• Normalization difficult because the tooth shape, compared to the involute, also depends on the number of teeth on the smaller driven gear. In order to achieve ideal meshing and friction conditions, the tooth shapes of a pair of gears have to be specially coordinated. Standardization compromises have been made in watchmaking.
  • Larger tooth clearance (more dust tolerant).
  • Forward-backward running is not possible: A rotary movement is only possible in one direction. The reasons are a significantly larger backlash than with involute teeth and different friction conditions for different directions of rotation.
  • Only the wheel bearings are lubricated, the wheels themselves are operated dry to prevent the accumulation of dirt.
  • The depth of engagement is more critical than with involute teeth. In watchmaking, the mathematically determined distance is insufficient as an ideal. It is also adjusted empirically (must be felt).
Rack gearing

Rack gearing

Pinion of a rack tooth system

The headstock toothing is a special case of the cycloid toothing: the pitch circle and pitch circle are the same size.

  • Use: e.g. B. old mill wheels, Black Forest clocks , racks, roller chains
  • Application largely displaced by the involute and cycloid teeth. An earlier advantage of this gearing was the easier manufacture of wheels. In addition, a sufficiently accurate division was easy to achieve using a drilling template.

The toothing can be straight, i.e. H. axially parallel, at an angle ( helical toothing ) or as curved toothing . The size of the toothing is determined as a module . The mating gear must have a toothing of the same module.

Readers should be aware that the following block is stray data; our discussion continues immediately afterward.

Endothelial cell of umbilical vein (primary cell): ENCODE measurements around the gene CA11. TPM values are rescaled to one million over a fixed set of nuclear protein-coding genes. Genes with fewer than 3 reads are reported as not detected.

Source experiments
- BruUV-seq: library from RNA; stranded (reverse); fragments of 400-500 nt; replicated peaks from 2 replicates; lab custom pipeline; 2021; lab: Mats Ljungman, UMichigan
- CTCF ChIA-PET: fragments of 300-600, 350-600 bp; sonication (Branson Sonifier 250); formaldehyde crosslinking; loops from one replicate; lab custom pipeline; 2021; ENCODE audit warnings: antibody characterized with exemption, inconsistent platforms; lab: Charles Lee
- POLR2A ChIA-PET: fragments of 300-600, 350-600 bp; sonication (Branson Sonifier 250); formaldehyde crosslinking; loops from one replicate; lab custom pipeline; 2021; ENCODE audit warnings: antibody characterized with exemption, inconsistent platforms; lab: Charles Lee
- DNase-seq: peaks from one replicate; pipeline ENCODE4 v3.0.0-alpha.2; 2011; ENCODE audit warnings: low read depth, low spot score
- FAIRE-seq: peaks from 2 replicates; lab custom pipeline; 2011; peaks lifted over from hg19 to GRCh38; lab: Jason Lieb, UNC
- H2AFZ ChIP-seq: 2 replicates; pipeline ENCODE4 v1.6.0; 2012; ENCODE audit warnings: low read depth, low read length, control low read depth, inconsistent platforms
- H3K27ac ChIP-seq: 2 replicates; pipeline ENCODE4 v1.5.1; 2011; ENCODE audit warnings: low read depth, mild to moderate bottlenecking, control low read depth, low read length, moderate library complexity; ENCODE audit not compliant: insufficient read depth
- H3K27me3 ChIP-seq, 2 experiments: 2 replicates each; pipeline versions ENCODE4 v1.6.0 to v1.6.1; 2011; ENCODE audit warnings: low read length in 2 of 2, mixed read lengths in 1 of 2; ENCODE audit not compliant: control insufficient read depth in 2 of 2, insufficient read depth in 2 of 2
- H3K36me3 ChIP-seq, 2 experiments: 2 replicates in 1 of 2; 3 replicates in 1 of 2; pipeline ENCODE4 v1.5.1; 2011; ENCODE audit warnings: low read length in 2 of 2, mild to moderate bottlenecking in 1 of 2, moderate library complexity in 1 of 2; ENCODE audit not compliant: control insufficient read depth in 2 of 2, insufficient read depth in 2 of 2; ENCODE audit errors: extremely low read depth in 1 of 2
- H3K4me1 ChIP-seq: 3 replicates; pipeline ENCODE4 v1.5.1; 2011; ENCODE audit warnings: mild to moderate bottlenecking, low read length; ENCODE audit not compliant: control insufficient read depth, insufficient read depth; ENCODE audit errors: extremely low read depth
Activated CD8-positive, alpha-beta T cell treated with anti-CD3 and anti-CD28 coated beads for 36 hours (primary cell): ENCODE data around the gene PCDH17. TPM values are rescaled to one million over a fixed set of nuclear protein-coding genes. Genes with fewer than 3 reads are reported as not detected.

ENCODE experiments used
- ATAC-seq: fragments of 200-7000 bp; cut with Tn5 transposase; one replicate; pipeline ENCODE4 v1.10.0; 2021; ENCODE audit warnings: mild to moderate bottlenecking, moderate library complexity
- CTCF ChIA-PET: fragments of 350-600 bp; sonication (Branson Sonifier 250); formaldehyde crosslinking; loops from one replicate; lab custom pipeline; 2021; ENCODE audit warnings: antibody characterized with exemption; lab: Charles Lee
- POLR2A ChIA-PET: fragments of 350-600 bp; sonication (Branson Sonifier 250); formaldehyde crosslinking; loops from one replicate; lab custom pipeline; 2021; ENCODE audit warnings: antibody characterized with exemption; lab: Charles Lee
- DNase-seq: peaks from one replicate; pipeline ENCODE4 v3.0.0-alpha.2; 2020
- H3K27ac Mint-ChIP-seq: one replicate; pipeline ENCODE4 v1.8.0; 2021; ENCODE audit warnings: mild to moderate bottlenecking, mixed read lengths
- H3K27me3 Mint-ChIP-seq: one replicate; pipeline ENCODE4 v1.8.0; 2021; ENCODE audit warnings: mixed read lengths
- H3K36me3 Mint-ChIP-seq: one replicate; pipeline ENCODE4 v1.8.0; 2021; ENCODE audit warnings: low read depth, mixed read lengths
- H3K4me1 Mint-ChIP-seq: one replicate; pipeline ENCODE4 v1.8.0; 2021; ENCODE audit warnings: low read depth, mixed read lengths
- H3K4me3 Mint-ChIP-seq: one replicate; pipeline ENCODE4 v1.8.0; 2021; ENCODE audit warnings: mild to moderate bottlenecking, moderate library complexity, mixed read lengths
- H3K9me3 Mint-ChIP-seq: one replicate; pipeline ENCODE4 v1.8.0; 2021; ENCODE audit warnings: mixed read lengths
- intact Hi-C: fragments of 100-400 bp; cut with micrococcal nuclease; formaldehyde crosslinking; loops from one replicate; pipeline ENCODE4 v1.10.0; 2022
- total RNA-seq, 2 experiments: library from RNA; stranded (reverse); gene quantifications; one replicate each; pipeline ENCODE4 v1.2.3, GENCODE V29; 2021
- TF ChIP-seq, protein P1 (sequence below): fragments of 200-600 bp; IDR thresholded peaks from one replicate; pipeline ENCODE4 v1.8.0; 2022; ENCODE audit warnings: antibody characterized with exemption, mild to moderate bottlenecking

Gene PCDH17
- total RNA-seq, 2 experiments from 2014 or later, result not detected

Wildhaber-Novikov interlocking

The Wildhaber-Novikov toothing is a circular arc toothing.

  • Use: in face gears (running gears).
  • Convex, semicircular teeth engage in concave gaps of the same shape. The theoretical radius of the tooth and the tooth gap is the same, in practice the tooth gap radius is slightly larger.
  • No profile overlap can be realized, for an even transmission of motion a helical toothing with a jump overlap> 1 is required. The pressure angle is constant in every tooth position, so that the tooth force does not change direction.
  • The good fit of the tooth and tooth gap due to the design has an advantageous effect. Further advantages are the good load-bearing capacity (higher than involute teeth), the uniform wear (low relative movement of the flanks to one another) and the favorable noise and vibration behavior.
  • This gearing is critical in the case of geometrical deviations such as pitch and tooth direction errors as well as center distance and axis inclination deviations.
  • The manufacturing effort is great because different gear cutting tools are required for the wheel and the mating wheel.

Geometric sizes on straight spur gears

Gear pair in mesh; Gear with 24 teeth: module m = 2 mm,
pitch circle diameter d = 48 mm,
tip circle diameter d k = 52 mm

With the ratio suitably chosen number of teeth and the module is pitch circle diameter determined.

  • The tip diameter is two tip heights of the teeth larger than the pitch circle diameter.
  • The root diameter is two feet heights and the head clearance smaller than the pitch circle diameter.
  • A common value for head height is .
  • A common value for foot height is .

The three circle diameters are calculated from these specifications as follows:

With internal toothed ring gears , when using the equation, it should be noted that the number of teeth is negative and therefore negative diameters result. The root diameter of a ring gear is larger than the tip diameter.

The pitch of the toothing is the length of the arc from tooth center to tooth center on the pitch circle (also called pitch circle ):

        ( ... is the definition for the module).

The distance (center distance) of the axles of the paired externally toothed wheels 1 and 2 give the following equations:


The module for spur gears is to be selected in accordance with DIN 780-1.

All information only applies to gears without profile shift , i.e. H. uncorrected gears.